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Mino Province

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Title: Mino Province  
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Subject: Izumi Province, Siege of Inabayama Castle, Enkū, Battle of Gifu Castle, Nakasendō
Collection: Former Provinces of Japan
Publisher: World Heritage Encyclopedia

Mino Province

Map of Japanese provinces (1868) with Mino Province highlighted

Mino Province (美濃国 Mino no kuni), one of the old provinces of Japan, encompassed the southern part of modern-day Gifu Prefecture.[1] It was sometimes called Nōshū (濃州). Mino Province bordered Echizen, Hida, Ise, Mikawa, Ōmi, Owari, and Shinano Provinces.

Although the ancient provincial capital was near Tarui, the main castle town was at Gifu, the home of Inabayama Castle.


  • Historical record 1
  • Historical districts 2
  • Shugo 3
    • Kamakura shogunate 3.1
    • Muromachi shogunate 3.2
  • Geography 4
  • Notes 5
  • References 6
  • Other websites 7

Historical record

In 713, the road crossing through Mino and Shinano provinces was widened to accommodate increasing numbers of travelers.[2]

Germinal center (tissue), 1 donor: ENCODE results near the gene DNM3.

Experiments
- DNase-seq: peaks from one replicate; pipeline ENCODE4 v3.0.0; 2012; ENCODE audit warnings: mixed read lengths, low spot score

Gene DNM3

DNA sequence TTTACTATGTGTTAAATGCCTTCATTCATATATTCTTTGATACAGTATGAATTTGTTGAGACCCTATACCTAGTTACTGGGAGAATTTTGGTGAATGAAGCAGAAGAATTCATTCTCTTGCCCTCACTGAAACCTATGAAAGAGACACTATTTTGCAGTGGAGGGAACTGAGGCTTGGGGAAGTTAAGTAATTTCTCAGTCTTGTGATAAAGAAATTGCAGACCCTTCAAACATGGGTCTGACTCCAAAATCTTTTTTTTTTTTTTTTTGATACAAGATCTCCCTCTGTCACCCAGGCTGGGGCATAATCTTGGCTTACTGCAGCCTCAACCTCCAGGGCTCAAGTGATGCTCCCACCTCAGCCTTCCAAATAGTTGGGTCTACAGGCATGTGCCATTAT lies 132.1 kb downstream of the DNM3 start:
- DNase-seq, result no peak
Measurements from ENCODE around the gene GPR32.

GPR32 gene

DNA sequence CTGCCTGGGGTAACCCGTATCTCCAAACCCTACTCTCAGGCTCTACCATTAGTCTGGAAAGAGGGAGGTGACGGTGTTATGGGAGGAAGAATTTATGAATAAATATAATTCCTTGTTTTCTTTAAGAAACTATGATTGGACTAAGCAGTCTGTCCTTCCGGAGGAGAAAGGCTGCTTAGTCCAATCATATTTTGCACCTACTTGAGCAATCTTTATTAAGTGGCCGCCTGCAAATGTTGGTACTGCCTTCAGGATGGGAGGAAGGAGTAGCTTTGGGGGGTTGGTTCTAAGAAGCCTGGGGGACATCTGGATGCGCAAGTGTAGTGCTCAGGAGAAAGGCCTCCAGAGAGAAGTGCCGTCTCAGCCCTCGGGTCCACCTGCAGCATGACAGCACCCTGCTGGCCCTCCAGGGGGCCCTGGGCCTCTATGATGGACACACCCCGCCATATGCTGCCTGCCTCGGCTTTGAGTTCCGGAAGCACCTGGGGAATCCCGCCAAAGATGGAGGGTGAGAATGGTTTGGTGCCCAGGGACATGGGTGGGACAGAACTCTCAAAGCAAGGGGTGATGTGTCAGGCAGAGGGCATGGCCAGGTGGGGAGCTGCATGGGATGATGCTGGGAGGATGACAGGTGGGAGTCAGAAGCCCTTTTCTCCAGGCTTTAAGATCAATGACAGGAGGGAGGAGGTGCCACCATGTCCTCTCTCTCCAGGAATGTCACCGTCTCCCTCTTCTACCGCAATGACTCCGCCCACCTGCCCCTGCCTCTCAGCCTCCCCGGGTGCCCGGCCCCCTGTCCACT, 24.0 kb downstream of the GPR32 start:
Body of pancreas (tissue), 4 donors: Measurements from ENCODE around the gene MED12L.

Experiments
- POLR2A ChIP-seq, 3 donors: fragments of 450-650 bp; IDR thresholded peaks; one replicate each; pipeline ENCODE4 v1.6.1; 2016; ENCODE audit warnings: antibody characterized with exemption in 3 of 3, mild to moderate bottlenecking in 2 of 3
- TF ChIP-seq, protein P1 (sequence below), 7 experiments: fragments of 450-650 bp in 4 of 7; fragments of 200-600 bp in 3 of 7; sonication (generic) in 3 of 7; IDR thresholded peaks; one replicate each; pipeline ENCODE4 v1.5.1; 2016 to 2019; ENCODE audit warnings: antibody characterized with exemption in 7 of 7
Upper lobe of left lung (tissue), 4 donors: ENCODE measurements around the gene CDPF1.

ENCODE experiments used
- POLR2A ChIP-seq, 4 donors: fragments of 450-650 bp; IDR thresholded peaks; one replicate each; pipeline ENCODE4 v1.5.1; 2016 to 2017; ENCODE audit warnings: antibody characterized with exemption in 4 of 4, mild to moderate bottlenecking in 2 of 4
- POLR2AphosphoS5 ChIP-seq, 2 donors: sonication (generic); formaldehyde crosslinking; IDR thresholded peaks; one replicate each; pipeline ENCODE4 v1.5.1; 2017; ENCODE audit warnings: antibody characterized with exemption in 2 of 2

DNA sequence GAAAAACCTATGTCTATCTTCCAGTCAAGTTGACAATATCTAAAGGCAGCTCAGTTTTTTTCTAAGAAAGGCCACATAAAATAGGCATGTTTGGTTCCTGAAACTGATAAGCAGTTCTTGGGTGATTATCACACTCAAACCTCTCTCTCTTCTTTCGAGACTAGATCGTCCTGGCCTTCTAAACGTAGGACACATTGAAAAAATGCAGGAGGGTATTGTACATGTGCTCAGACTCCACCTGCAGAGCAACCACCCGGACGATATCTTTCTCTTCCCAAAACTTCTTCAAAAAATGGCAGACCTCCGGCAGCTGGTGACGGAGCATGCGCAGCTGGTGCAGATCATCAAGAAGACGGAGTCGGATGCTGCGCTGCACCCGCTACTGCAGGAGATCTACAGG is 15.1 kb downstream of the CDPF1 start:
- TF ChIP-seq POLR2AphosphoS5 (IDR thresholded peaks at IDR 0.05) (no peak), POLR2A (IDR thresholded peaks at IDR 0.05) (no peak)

Mino Province served an important military and political role as the path to Kyoto as well as to Tokaido.

During the Kamakura and Muromachi Period, Mino Province was governed by the Toki clan and later in Azuchi period controlled by Oda Nobunaga. His heirs continued to control it after Nobunaga and Toyotomi Hideyoshi took power.

The Battle of Sekigahara took place at the western edge of Mino, near the mountains between the Chūbu Region and the Kinki Region.

Historical districts


Below is an incomplete list of the shugo who controlled Mino Province and the years of their control:

Kamakura shogunate

Muromachi shogunate


Mino and Owari provinces were separated by the Sakai River, which means "border river."


  1. ^ Nussbaum, Louis-Frédéric. (2005). "Mino" in , p. 638Japan Encyclopedia, p. 638, at Google Books.
  2. ^ Titsingh, Isaac. (1834). p. 64.Annales des empereurs du japon, , p. 64, at Google Books
  3. ^ "Toki clan" at; retrieved 2013-5-10.
  4. ^ Nussbaum, "Saitō Dōsan" at p. 809.


Other websites

Media related to at Wikimedia Commons

  • Murdoch's map of provinces, 1903
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